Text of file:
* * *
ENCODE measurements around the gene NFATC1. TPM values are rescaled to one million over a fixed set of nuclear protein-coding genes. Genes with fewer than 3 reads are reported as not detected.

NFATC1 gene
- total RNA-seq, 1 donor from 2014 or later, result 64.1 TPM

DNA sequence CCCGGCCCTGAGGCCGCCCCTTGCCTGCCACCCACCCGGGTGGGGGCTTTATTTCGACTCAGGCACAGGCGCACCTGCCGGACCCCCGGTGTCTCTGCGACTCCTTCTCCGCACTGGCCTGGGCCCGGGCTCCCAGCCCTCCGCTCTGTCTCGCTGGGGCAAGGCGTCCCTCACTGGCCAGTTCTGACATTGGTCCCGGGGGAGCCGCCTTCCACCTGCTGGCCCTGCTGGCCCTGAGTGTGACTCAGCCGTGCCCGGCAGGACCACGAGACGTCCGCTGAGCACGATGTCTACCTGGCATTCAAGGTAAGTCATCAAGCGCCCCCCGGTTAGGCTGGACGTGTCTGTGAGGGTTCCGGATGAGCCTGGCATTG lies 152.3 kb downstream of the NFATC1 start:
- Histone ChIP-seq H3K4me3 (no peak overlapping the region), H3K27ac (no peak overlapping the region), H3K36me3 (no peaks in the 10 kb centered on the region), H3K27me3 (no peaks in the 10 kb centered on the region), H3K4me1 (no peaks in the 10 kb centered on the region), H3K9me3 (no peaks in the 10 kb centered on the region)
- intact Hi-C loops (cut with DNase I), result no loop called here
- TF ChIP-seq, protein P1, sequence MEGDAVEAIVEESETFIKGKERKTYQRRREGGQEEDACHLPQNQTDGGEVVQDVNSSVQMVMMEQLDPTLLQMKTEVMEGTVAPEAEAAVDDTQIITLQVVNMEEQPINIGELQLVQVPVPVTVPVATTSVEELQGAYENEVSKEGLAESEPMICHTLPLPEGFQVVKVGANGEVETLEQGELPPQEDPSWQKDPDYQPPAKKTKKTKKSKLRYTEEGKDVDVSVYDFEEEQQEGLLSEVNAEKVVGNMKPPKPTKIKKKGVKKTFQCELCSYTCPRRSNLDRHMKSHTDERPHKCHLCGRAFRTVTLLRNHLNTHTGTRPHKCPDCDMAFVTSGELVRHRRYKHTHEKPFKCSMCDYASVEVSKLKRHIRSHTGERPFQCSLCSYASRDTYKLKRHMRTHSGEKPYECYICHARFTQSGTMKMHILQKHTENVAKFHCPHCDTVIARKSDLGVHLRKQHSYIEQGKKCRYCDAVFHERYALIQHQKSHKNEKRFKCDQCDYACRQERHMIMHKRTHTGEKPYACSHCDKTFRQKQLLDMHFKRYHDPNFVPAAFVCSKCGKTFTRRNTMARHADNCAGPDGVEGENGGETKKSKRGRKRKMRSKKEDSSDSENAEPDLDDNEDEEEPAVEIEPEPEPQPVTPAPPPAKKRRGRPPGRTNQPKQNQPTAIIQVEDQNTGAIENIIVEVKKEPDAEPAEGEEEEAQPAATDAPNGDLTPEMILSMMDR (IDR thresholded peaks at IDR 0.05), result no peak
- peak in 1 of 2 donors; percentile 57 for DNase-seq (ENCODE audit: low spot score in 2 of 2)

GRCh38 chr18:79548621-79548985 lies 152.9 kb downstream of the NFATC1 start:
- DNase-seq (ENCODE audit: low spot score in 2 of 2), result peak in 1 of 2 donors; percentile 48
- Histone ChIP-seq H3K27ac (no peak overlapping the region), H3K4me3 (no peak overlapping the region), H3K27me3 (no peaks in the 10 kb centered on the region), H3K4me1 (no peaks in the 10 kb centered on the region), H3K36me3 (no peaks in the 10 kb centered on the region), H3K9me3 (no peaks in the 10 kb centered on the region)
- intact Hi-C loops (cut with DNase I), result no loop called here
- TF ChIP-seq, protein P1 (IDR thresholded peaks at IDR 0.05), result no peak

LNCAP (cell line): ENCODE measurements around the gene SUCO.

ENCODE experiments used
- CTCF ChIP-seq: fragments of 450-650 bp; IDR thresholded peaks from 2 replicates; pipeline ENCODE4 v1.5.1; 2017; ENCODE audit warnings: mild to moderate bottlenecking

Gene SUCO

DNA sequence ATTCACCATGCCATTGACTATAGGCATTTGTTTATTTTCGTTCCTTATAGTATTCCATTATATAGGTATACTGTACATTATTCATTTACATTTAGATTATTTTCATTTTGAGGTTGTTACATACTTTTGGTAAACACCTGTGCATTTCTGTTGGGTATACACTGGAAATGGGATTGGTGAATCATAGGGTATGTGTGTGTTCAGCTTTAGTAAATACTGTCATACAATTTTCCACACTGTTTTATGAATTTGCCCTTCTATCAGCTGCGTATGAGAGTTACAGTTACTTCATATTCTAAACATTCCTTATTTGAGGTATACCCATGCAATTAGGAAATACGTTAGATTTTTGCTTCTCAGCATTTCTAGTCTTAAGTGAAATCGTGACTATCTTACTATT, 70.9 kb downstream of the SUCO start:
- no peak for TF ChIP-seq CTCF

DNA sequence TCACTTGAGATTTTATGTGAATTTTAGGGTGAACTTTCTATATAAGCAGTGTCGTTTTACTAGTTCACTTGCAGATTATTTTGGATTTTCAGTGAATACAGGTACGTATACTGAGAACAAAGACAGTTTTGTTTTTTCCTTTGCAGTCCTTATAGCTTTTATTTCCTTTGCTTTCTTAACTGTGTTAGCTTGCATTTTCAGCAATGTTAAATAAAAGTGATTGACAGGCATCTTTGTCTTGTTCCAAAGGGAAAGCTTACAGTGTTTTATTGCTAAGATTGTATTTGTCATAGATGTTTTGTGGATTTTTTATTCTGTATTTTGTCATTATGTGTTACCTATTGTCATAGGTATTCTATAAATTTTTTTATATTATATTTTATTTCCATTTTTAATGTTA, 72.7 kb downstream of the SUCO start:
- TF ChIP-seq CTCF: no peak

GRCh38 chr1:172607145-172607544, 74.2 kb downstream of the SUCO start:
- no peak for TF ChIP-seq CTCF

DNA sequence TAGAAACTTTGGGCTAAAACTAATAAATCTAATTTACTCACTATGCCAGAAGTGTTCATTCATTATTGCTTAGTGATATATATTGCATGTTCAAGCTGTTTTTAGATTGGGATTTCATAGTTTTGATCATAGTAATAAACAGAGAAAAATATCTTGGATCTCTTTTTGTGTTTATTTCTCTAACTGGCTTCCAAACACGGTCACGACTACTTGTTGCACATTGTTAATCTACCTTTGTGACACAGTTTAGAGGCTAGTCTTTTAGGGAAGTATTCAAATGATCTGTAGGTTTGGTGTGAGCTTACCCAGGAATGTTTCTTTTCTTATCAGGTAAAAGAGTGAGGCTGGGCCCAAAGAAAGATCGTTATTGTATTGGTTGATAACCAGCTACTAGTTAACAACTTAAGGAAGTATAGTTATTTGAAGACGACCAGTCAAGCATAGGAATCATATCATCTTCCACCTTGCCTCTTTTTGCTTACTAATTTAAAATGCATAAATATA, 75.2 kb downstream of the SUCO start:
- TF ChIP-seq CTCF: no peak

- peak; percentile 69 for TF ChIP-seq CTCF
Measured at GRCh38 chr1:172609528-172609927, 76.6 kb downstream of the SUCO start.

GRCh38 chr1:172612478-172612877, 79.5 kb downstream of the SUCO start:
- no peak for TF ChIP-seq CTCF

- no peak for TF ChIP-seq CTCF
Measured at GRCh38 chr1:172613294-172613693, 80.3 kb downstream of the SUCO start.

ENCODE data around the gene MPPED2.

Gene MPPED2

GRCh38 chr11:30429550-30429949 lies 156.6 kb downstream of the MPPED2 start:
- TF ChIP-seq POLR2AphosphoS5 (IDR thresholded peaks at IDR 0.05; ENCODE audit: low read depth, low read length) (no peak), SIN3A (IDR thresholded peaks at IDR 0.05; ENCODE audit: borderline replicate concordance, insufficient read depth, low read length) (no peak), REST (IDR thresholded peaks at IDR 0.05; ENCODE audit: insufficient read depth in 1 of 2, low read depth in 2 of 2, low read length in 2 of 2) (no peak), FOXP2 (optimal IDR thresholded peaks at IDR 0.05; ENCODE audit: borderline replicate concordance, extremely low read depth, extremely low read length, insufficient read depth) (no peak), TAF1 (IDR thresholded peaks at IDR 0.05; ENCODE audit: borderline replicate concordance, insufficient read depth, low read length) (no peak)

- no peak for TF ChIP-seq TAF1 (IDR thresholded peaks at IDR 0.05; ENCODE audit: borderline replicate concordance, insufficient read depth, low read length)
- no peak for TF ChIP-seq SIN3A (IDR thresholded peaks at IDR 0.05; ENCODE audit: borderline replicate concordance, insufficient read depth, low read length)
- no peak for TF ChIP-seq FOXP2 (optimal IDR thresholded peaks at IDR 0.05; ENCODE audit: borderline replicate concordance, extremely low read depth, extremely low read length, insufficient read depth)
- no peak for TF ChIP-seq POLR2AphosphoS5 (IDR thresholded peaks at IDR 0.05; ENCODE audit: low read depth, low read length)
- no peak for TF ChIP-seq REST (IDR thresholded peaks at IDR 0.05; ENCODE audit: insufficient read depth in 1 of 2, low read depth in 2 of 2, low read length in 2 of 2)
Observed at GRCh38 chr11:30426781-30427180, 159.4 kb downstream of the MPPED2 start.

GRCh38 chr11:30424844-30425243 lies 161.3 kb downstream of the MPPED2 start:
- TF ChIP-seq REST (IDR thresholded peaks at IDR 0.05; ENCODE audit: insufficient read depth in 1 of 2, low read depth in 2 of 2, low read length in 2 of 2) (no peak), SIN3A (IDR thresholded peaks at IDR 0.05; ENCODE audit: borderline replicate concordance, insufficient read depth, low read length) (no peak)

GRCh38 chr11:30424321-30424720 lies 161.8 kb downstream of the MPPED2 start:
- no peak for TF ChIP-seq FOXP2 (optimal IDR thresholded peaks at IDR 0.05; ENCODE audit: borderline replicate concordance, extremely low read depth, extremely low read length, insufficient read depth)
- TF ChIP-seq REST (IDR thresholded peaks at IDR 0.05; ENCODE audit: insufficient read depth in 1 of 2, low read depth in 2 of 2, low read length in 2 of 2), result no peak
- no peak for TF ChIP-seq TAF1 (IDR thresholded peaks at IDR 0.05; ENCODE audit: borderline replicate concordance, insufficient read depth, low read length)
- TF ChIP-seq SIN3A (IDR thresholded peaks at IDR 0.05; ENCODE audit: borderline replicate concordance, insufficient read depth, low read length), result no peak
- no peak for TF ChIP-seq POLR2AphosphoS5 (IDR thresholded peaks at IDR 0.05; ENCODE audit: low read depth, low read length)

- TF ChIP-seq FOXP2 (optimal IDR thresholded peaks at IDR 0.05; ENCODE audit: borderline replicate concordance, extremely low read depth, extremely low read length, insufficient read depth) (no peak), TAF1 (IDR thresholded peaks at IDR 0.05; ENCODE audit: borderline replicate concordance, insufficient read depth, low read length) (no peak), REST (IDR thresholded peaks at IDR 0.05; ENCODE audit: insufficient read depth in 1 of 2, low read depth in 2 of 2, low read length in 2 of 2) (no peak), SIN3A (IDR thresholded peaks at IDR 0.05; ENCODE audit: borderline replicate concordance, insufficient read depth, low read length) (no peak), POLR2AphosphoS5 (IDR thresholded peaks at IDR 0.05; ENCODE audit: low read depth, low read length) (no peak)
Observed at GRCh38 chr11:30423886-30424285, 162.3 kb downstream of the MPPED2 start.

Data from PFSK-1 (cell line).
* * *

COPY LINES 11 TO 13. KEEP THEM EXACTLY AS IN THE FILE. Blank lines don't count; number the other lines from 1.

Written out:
- Histone ChIP-seq H3K27ac (no peak overlapping the region), H3K4me3 (no peak overlapping the region), H3K27me3 (no peaks in the 10 kb centered on the region), H3K4me1 (no peaks in the 10 kb centered on the region), H3K36me3 (no peaks in the 10 kb centered on the region), H3K9me3 (no peaks in the 10 kb centered on the region)
- intact Hi-C loops (cut with DNase I), result no loop called here
- TF ChIP-seq, protein P1 (IDR thresholded peaks at IDR 0.05), result no peak